It is hard to imagine that your lovely roses are responsible for disturbingly high rates of miscarriage, birth defects, skin conditions, and breathing problems for the women who create them. Yes, human suffering grows tall and strong alongside our flawless flowers.
The same diligent workers who earned decent wages a couple of generations ago are now working just as hard for a lot less. The fact is, American productivity has nearly doubled in a generation. The problem is that the fruits of that productivity have gone to the wrong people.
The Hollywood unions largely formed in the 1930s are actually one of the last thriving representatives of that historic surge of working class power. The danger is that a Googlization of the television industry could mean the end of a living wage industry there as well.
Workers' rights advocates, alongside anti-human trafficking advocates, have been urging the U.S. government to thoroughly review visa programs that depend on foreign labor contractors in order to minimize the vulnerability of workers to human trafficking and exploitation.
When the 99 percent band together to fight for policies that would provide some relief, in a swoop the corporate lobbyists to try to squash their efforts. Witness what just happened in Denver with the paid sick days initiative.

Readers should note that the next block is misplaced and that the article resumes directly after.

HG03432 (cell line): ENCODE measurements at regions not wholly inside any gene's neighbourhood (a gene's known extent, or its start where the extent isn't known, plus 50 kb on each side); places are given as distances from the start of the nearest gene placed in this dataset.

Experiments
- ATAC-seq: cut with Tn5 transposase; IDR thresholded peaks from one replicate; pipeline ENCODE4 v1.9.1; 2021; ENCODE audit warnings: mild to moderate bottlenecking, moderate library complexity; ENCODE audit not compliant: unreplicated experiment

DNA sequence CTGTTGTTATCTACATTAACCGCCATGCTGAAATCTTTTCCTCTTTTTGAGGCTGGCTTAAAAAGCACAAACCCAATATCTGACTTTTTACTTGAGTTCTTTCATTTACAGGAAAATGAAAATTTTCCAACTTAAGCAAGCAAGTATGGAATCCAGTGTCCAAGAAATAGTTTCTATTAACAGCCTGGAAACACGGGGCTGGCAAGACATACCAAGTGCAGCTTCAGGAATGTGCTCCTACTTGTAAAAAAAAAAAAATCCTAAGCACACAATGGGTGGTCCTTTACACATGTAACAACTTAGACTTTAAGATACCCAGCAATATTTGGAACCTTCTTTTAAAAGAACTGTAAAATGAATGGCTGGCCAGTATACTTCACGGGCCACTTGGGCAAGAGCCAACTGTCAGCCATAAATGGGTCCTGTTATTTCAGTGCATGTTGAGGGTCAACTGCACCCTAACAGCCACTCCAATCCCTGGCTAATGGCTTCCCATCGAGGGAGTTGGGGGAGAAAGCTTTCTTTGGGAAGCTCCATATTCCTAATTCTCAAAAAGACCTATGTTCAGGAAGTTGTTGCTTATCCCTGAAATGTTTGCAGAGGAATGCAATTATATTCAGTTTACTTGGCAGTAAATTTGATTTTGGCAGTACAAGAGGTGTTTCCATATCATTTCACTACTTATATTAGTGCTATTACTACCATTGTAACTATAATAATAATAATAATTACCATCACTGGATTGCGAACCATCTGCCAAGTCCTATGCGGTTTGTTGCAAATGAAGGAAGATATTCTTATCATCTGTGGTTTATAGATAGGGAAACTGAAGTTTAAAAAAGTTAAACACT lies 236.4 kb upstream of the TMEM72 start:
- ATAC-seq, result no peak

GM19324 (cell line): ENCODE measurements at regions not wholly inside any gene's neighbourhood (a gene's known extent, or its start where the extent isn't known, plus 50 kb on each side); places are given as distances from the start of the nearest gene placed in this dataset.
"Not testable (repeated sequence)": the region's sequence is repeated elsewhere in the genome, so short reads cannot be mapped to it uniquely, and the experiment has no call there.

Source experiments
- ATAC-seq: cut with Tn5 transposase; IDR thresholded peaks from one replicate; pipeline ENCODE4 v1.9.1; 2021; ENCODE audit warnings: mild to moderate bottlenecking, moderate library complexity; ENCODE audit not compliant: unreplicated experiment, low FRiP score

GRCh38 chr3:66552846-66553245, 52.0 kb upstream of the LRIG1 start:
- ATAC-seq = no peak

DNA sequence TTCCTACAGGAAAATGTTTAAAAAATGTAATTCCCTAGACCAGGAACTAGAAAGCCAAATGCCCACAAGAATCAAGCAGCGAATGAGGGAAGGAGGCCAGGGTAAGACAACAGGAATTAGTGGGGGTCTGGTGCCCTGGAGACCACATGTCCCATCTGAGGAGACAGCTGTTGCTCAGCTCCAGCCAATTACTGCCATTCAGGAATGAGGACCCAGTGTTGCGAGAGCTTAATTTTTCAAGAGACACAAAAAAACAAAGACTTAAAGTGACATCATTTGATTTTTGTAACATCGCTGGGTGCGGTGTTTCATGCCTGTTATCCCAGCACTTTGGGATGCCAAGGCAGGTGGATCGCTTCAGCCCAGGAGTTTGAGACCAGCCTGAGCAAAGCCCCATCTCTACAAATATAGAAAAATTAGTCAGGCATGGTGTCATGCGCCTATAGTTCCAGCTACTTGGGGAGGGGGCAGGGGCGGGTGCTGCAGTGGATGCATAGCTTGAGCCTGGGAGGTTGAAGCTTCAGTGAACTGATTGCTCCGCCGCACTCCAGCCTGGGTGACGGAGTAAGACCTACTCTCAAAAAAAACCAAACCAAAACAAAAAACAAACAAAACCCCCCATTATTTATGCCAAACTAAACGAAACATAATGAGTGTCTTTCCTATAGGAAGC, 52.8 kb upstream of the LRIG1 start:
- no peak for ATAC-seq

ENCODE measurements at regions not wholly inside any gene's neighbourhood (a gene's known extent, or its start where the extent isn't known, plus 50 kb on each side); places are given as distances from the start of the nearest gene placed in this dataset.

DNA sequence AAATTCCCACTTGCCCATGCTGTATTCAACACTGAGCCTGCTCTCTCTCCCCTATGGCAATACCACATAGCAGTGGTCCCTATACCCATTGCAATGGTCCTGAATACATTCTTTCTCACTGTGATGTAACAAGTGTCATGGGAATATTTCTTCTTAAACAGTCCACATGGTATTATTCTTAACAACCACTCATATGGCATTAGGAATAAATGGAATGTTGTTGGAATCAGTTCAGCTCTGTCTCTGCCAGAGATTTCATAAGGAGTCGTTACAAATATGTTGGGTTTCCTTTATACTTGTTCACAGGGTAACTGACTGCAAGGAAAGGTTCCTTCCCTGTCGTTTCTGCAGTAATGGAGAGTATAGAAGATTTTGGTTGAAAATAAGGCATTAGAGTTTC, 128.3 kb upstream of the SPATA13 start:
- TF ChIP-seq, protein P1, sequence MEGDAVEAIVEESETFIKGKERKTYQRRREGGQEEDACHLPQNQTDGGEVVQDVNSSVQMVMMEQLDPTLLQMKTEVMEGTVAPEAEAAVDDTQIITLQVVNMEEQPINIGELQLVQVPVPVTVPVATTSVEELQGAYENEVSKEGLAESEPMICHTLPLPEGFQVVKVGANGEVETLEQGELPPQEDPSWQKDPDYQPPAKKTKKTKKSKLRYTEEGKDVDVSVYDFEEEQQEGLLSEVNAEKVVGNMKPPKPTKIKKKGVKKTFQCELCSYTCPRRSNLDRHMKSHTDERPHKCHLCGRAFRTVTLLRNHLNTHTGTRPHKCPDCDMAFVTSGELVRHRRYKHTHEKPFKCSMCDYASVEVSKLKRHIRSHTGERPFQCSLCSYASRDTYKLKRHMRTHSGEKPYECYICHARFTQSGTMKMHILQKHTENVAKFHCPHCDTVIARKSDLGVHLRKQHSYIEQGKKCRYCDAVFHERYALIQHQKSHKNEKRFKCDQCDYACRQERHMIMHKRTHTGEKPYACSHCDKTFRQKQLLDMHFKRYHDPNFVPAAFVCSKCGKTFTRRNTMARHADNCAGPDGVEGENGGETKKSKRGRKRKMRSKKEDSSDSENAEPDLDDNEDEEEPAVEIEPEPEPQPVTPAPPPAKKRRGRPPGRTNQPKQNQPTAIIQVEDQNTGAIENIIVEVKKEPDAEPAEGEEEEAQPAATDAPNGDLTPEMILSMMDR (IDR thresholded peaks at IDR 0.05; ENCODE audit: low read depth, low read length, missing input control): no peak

We are engaged in a year-long project looking at Latino workers in the Midwest and the degree to which enforcement agencies are protecting them. Thus far, we can say that at the federal level it's not a pretty story.
Victims of trafficking can turn up anywhere in the United States, from teeming cities to small farming towns. And the global economic crisis, so difficult for those who are unemployed or underemployed, puts more people at risk of being trafficked.
It is their grounding in the realities of poor and working-class people, indigenous people and people of color that drives grassroots activists around the world to search for deep, structural and long-term solutions.